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[Due to the increasing size of the archives, each topic page now contains only the prior 365 days of content. Access to older stories is now solely through the Monthly Archive pages or the site search function.]

Cathay Pacific Airways makes strategic equity investment in Fulcrum BioEnergy; MSW to biojet; 375M gallon supply agreement

August 08, 2014

Cathay Pacific Airways has made a strategic equity investment in Fulcrum BioEnergy—a pioneer in the development and commercialization of converting municipal solid waste (MSW) into sustainable aviation fuel (earlier post)—as part of the airline’s biofuel strategy and to help it achieve a target of carbon-neutral growth from 2020. Cathay Pacific, which also has an option for further investment, is the first airline investor in the sustainable biofuel developer.

Cathay Pacific has also negotiated a long-term supply agreement with Fulcrum for an initial 375 million gallons US of sustainable aviation fuel over 10 years (representing on an annual basis approximately 2% of the airline’s current fuel consumption) that meets all the airline’s technical requirements and specifications.

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Boeing partners with South African Airways to convert Solaris energy tobacco into jet fuel

August 07, 2014

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Solaris energy tobacco is optimized for seed production for energy applications, not leaf production. Click to enlarge.

Boeing, South African Airways (SAA) and SkyNRG are collaborating to make sustainable aviation biofuel from Solaris, a new hybrid tobacco plant optimized for seed production for energy applications. This initiative broadens cooperation between Boeing and SAA to develop renewable jet fuel in ways that support South Africa’s goals for public health as well as economic and rural development.

Solaris is a new, non-GMO, high-seed tobacco variety protected by patents, the rights to which are held by Sunchem Holdings in Italy, which is partnering with US-based Tyton BioEnergy Systems on its testing and deployment. Solaris maximizes the production of flowers and seeds to the detriment of the leaves production, and biomass for biogas production. The plant is extremely robust, and is able to grow in various climates and soils. One hectare of Solaris can deliver an average seed yield of 4 to 10 tonnes with multiple harvests per year (depending on climate conditions). The seed contains around 40% oil.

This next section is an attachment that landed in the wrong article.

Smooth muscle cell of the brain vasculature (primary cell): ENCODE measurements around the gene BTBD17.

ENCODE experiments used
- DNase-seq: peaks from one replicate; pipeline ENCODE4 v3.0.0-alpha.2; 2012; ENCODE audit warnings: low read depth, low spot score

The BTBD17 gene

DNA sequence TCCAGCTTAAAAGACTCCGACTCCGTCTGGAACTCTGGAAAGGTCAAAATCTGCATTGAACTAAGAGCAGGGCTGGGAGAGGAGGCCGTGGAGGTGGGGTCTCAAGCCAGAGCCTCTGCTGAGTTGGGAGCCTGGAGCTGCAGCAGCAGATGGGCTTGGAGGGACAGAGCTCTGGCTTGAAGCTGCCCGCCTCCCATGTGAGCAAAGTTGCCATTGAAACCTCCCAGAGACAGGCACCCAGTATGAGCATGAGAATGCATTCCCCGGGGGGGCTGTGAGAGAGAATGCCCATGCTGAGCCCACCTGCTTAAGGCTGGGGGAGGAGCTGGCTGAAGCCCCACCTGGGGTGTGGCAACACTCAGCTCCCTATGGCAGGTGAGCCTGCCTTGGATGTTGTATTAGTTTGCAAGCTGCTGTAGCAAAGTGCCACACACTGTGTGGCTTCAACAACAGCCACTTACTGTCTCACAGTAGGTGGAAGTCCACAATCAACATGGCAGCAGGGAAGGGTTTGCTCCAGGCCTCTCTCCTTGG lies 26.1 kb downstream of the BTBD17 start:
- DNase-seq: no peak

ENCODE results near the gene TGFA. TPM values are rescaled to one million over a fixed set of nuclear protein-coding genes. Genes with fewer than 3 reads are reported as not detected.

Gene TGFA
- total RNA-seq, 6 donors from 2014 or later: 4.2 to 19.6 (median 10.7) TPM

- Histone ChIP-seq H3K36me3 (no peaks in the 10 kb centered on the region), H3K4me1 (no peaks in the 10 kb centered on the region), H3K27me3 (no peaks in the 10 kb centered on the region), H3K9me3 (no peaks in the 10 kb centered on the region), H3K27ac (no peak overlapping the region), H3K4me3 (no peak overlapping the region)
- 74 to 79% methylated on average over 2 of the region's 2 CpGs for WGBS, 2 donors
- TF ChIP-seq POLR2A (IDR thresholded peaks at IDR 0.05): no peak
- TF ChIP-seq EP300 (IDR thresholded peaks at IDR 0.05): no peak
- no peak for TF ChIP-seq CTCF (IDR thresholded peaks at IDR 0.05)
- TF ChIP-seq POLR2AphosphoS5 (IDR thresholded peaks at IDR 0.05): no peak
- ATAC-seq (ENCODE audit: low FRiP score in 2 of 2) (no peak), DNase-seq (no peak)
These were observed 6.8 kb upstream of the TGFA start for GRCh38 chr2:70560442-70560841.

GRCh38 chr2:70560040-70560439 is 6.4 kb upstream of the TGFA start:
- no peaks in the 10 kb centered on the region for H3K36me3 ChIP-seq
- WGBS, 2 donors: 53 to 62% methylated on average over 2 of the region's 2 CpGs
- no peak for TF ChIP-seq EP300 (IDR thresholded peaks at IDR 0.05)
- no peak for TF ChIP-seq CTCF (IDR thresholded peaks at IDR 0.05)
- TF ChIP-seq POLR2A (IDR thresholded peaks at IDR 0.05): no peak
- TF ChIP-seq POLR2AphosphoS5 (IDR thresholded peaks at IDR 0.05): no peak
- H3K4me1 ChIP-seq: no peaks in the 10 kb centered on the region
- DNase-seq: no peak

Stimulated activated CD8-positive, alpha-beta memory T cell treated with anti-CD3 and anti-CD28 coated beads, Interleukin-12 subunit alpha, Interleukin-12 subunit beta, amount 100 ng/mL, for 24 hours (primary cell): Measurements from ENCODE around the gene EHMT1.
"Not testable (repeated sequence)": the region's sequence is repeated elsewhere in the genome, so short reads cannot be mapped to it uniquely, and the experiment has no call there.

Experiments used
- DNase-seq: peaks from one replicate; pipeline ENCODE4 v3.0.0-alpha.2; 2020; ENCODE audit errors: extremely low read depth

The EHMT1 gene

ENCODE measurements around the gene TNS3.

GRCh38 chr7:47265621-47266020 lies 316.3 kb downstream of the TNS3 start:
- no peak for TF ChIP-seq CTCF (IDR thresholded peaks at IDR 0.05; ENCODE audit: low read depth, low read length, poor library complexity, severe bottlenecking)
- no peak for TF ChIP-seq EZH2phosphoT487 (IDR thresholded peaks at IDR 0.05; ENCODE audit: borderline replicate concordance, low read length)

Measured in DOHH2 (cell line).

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Continental Motors introduces new diesel V-6 aviation engine

August 02, 2014

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The new CD-300 engine made its debut in Oshkosh. Click to enlarge.

Continental Motors introduced the CD-300, its new V-6 diesel engine, at EAA AirVenture in Oshkosh this week. The CD-300 was flown for the first time in July at Continental’s German development center in Altenburg onboard an Cirrus airframe. The company said that the flying test-bed exhibited rates of climb and cruise performance that exceeded engineer’s expectations.

The CD-300 features common rail technology, direct injection, turbo charging, liquid cooling, and an advanced reduction gear system. Like the smaller CD-100 engine, the CD-300 is based on a Mercedes-Benz automotive core adapted for aviation use. In interviews at AirVenture, Continental Motors president Rhett Ross suggested that the company would begin to deviate from focusing on an exclusive automotive-derived approach.

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Researchers synthesize diesel- and jet-range cycloalkanes from lignocellulosic platform compounds

July 18, 2014

Researchers at the Dalian Institute of Chemical Physics, Chinese Academy of Sciences, have synthesized, for the first time, a mixture of C9−C15 branched alkanes and cycloalkanes with relatively higher density from 2-Methylfuran (2-MF) and cyclopentanone (CPO)—selective hydrogenation products of furfural, which can be produced in industrial scale with lignocellulose.

Most work done so far with lignocellulose-based platform compounds has concentrated on the production of diesel (C9−C21) or jet fuel (C8−C16) range straight-chain alkanes and/or branched-chain alkanes, the team notes in their paper in the ACS journal Energy & Fuels. Although those alkanes have good thermal stability and excellent combustion efficiency, their lower densities require blending with conventional jet fuel (a mixture of straight-chain alkanes, branched-chain alkanes, and cyclic hydrocarbons) to meet the specifications of aviation fuel.

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Alcoa unveils first aluminum alloy fan blade forging for jet engines; $1.1B supply agreement w/ Pratt & Whitney

July 14, 2014

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Click to enlarge.

Under a new 10-year, $1.1-billion agreement, Alcoa will supply key parts for Pratt & Whitney’s jet engines, including the forging for the first aluminum fan blade for jet engines. The forging was developed for Pratt & Whitney’s PurePower engines using an advanced aluminum alloy and a proprietary manufacturing process. Also for the PurePower engines, Alcoa is developing a fan blade forging using its most advanced aluminum-lithium alloy.